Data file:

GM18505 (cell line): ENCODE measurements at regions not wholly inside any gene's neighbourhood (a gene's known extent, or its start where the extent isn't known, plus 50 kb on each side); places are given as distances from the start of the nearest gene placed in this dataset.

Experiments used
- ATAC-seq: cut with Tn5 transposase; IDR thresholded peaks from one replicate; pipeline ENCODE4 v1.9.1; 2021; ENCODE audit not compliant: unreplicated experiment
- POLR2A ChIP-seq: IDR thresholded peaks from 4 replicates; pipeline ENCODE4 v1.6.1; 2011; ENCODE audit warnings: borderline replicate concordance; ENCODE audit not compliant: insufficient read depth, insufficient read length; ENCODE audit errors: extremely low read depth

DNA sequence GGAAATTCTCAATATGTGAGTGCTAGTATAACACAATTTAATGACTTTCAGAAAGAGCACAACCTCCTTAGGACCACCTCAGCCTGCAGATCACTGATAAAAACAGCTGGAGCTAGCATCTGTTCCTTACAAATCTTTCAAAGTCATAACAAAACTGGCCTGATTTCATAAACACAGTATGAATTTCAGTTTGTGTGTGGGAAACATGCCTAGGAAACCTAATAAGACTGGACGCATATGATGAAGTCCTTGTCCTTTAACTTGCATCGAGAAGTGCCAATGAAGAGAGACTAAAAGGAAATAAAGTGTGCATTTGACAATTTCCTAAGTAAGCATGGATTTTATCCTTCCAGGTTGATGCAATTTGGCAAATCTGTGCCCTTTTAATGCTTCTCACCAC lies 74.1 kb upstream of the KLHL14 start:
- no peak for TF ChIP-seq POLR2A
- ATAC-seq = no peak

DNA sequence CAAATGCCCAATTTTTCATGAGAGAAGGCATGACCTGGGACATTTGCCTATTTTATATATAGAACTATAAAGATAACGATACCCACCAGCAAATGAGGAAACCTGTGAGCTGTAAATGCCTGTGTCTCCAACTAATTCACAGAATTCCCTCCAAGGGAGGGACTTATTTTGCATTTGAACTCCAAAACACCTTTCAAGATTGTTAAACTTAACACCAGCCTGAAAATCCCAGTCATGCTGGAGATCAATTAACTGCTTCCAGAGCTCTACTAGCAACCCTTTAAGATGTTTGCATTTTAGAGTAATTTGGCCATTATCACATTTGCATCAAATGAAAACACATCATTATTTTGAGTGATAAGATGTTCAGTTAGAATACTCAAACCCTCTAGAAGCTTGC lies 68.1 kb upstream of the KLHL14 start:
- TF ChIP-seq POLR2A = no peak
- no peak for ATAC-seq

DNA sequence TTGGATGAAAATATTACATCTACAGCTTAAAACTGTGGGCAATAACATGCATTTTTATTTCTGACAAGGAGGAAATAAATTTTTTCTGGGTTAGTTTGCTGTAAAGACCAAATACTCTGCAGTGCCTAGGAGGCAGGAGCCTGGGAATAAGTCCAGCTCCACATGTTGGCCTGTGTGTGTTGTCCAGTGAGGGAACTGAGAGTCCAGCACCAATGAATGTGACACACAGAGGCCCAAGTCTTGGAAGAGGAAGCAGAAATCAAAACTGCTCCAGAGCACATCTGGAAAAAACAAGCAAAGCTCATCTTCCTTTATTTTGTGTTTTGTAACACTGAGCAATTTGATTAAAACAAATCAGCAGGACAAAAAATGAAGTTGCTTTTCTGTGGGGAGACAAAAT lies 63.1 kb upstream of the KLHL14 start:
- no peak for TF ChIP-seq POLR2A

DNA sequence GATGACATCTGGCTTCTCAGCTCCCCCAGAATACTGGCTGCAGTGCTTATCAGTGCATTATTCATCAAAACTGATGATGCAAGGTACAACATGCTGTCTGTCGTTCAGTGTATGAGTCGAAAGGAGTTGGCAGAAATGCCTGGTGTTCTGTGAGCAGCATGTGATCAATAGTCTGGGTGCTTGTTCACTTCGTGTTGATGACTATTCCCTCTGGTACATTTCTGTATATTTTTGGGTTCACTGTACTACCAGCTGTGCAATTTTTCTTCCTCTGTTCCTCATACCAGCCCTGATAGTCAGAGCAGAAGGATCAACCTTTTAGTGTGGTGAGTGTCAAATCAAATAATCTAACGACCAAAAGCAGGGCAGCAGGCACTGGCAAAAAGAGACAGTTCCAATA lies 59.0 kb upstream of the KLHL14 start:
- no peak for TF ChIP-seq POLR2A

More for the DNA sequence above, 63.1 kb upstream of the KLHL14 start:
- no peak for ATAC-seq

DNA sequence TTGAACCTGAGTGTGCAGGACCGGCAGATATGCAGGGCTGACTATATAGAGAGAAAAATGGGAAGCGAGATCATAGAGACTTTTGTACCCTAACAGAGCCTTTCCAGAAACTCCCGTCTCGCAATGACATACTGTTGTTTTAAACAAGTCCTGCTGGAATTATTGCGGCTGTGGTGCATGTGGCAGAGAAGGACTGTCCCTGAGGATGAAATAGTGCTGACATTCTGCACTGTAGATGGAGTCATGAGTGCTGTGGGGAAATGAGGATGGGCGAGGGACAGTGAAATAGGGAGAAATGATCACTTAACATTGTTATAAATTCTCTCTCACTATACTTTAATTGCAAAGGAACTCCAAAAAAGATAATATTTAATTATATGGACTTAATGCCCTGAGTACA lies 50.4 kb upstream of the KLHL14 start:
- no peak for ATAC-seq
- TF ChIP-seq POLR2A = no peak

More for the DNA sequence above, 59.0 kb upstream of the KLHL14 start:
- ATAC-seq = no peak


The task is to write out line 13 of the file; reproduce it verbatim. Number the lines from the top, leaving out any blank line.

DNA sequence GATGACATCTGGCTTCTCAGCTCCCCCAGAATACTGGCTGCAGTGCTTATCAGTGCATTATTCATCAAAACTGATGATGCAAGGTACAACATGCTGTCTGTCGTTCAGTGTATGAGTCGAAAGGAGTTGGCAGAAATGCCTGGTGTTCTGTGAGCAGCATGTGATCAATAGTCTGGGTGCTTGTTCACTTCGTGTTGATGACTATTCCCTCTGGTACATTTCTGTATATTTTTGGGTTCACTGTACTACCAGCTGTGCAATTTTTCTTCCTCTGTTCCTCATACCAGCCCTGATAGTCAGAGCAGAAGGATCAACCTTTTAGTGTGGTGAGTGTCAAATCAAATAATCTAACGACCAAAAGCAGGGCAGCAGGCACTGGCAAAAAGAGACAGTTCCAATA lies 59.0 kb upstream of the KLHL14 start: